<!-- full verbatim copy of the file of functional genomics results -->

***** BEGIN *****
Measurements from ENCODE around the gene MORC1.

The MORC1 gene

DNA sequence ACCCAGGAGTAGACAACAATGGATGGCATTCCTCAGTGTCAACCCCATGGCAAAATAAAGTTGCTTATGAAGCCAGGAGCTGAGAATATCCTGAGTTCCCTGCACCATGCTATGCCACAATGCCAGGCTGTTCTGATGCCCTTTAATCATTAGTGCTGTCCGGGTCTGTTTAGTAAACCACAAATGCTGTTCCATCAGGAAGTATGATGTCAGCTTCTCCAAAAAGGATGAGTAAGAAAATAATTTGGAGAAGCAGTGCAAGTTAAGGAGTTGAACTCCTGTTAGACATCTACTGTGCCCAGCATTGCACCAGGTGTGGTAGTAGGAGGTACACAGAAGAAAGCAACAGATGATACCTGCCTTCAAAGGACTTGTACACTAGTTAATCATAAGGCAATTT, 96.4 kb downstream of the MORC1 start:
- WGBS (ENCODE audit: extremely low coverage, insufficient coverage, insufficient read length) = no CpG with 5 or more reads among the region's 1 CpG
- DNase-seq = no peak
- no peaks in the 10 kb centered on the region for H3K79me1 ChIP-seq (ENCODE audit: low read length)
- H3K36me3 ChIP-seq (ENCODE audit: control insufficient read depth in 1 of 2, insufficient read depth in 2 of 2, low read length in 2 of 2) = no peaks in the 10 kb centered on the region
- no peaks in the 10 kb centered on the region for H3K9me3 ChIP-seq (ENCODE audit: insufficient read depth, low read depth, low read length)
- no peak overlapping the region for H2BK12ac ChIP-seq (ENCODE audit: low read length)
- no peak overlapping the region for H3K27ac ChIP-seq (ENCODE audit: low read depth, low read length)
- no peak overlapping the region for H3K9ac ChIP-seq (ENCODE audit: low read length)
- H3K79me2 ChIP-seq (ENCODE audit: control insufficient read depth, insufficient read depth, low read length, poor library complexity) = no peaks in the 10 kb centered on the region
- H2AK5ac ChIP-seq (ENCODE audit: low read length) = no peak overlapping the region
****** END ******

Measurements from ENCODE around the gene MORC1.

The MORC1 gene

DNA sequence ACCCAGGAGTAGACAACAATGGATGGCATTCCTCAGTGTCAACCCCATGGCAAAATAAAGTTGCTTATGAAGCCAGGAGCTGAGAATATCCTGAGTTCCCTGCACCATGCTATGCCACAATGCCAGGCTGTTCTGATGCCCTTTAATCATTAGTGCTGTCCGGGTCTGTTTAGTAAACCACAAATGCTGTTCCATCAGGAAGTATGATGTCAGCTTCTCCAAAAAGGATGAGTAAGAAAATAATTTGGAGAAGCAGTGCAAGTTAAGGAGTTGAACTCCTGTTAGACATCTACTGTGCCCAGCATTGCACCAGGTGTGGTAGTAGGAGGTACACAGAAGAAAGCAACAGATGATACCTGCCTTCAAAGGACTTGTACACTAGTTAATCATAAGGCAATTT, 96.4 kb downstream of the MORC1 start:
- WGBS (ENCODE audit: extremely low coverage, insufficient coverage, insufficient read length) = no CpG with 5 or more reads among the region's 1 CpG
- DNase-seq = no peak
- no peaks in the 10 kb centered on the region for H3K79me1 ChIP-seq (ENCODE audit: low read length)
- H3K36me3 ChIP-seq (ENCODE audit: control insufficient read depth in 1 of 2, insufficient read depth in 2 of 2, low read length in 2 of 2) = no peaks in the 10 kb centered on the region
- no peaks in the 10 kb centered on the region for H3K9me3 ChIP-seq (ENCODE audit: insufficient read depth, low read depth, low read length)
- no peak overlapping the region for H2BK12ac ChIP-seq (ENCODE audit: low read length)
- no peak overlapping the region for H3K27ac ChIP-seq (ENCODE audit: low read depth, low read length)
- no peak overlapping the region for H3K9ac ChIP-seq (ENCODE audit: low read length)
- H3K79me2 ChIP-seq (ENCODE audit: control insufficient read depth, insufficient read depth, low read length, poor library complexity) = no peaks in the 10 kb centered on the region
- H2AK5ac ChIP-seq (ENCODE audit: low read length) = no peak overlapping the region